AudioProcessGraph: Remove "Connection"


#1

Hi Jules,

Was wondering how come the graph doesn’t have a removeConnection method with a pointer to a “Connection” as the parameter? Feels odd being able to remove connections every other way except via a pointer to a Connection object itself… and this would save a bit of typing.

bool AudioProcessorGraph::removeConnection (const Connection* connection)
{
    if (connection != nullptr
        && connections.contains (connection))
    {
        return removeConnection (connection->sourceNodeId, connection->sourceChannelIndex,
                                 connection->destNodeId, connection->destChannelIndex);
    }

    return false;
}

[FR] Iterator on AudioProcessorGraph::Connections
#2

Since Connection is a struct and therefore treated as a value type, it can also be safely used with copy semantics.
There really is not much gain in introducing pointers here.

Besides, you keeping a pointer to a Connection outside the AudioProcessorGraph means that in the case of the
AudioProcessorGraph deleting the Connection instance (which it assumes is owned by itself) can lead to nasty
access violations should you try to dereference that pointer later.
So, please do yourself a favor, do not keep those pointers dangling around in your code.


#3

Yes, I think that’s why I didn’t add a method like that - I didn’t expect people to hang onto Connection pointers, that’s why most of the methods use indexes rather than pointers.


#4

…and another request, because i want do an abstract of AudioProcessorGraph (to make it exchangeable with my multi-thread version (https://github.com/jchkn/ckjucetools/tree/master/AudioProcessorGraphMultiThreaded )
it would be cool if you make the interface more simpler, without references to inner data-types.
Its not much:
just move AudioProcessorGraph::Connection outside AudioProcessorGraph = AudioProcessorGraphConnection

and remove getNode() and getNodeForId
instead implement functions like getAudioProcessorForNodeID() to achieve the same functionality…


#5

Why not just base your multithread implementation on AudioProcessor as a base class?
The interface you mentioned is specific to AudioProcessorGraph, and it definitely makes sense to have types
that are only owned by it and make only sense with it as inner types.
You can always extract the interface portions you like to keep and add them as an interface to inherit from by your implementation, if you want to abstract away that interface.
Since C++ support multiple inheritance, you can do these kinds of things (just remember to specify the inheritance as virtual for interface classes).


#6

Because its ugly!

I like to have an AudioProcessorGraphSingleThreaded and AudioProcessorGraphMultiThreaded which inherit both from AudioProcessorGraphAbstract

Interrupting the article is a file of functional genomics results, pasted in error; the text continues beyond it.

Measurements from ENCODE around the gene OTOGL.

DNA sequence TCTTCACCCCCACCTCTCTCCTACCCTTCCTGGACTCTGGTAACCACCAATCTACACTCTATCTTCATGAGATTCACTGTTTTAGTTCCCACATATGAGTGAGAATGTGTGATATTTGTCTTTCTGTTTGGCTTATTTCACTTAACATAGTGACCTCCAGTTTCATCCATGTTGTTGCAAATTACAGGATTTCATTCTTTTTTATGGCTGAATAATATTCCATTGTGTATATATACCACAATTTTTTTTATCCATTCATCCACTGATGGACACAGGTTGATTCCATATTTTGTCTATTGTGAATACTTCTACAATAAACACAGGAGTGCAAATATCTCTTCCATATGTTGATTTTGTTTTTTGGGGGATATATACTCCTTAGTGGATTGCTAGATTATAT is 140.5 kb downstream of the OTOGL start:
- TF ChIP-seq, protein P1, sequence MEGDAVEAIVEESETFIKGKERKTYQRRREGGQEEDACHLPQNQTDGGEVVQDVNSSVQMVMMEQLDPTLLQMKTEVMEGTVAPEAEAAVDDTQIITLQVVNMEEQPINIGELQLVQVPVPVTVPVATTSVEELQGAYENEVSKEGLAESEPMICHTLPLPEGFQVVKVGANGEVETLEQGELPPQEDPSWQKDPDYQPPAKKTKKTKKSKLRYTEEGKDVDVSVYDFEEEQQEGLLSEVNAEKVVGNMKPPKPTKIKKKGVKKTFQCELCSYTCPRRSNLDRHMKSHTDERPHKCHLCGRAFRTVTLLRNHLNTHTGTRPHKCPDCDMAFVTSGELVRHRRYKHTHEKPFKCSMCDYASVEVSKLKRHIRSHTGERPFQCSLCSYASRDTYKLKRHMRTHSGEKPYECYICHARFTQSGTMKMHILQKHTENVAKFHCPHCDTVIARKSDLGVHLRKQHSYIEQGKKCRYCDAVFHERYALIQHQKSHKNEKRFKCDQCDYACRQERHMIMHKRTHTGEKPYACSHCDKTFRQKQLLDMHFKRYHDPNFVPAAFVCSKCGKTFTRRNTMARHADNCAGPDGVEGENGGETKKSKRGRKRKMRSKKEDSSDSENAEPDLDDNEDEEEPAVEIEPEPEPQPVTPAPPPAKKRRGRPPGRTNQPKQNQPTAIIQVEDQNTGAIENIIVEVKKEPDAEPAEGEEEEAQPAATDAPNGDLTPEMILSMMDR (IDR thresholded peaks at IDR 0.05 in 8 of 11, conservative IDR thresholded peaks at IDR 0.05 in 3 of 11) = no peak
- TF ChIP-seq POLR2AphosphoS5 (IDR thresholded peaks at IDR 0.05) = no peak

My multiprocessor-version also use nodes, but they handled/typed differently , so if would inherit from AudioProcessorGraph, i have to write a wrapper class to provide the same interface ==> more ugly

jules: if your inspired by my code to write your own multi-thread capable version of it, you are welcome!


#7

sorry i misunderstood your post, but i have no time to correct yet :slight_smile:


#8

BTW: I already use AudioProcessor as base class


#9

[quote=“chkn”]

Because its ugly![/quote]

Actually, the ugly thing is that Jules made it that way :wink:
To your audio processing infrastructure, all that matters is that whateveryourimplementationiscalled is an AudioProcessor.
To another part of your application, probably a Component, all that matters is that it is a graph.
To the class implementation itself additionally it matters that it is either single or multi threaded.

There are very different aspects of what that class should do and how it should behave, and the actual ugly thing is that
in the reference implementation all of these have been rolled into one single API instead of separating them into several interfaces, implementing them in a concrete class and programming against those interfaces instead of a concrete class.


#10

I’m not storing Connection pointers - and you shouldn’t need to jump straight into assuming so. (I’m well aware of the implications of storing such pointers, but at least the Captain Obviousness may help newer users/programmers realize something important.)

What I am trying to do is procedurally remove connections, without having to store indices. I’ve achieved it, was just looking at minimizing typing.

This:

const juce::AudioProcessorGraph::Connection* connection
            = graph->getConnectionBetween (someId, 0, someOtherId, 0);

removeConnection (connection->sourceNodeId, connection->sourceChannelIndex,
                              connection->destNodeId, connection->destChannelIndex);

Versus this:

const juce::AudioProcessorGraph::Connection* connection
            = graph->getConnectionBetween (someId, 0, someOtherId, 0);
removeConnection (connection);

#11

Sorry for the assumption, my mistake.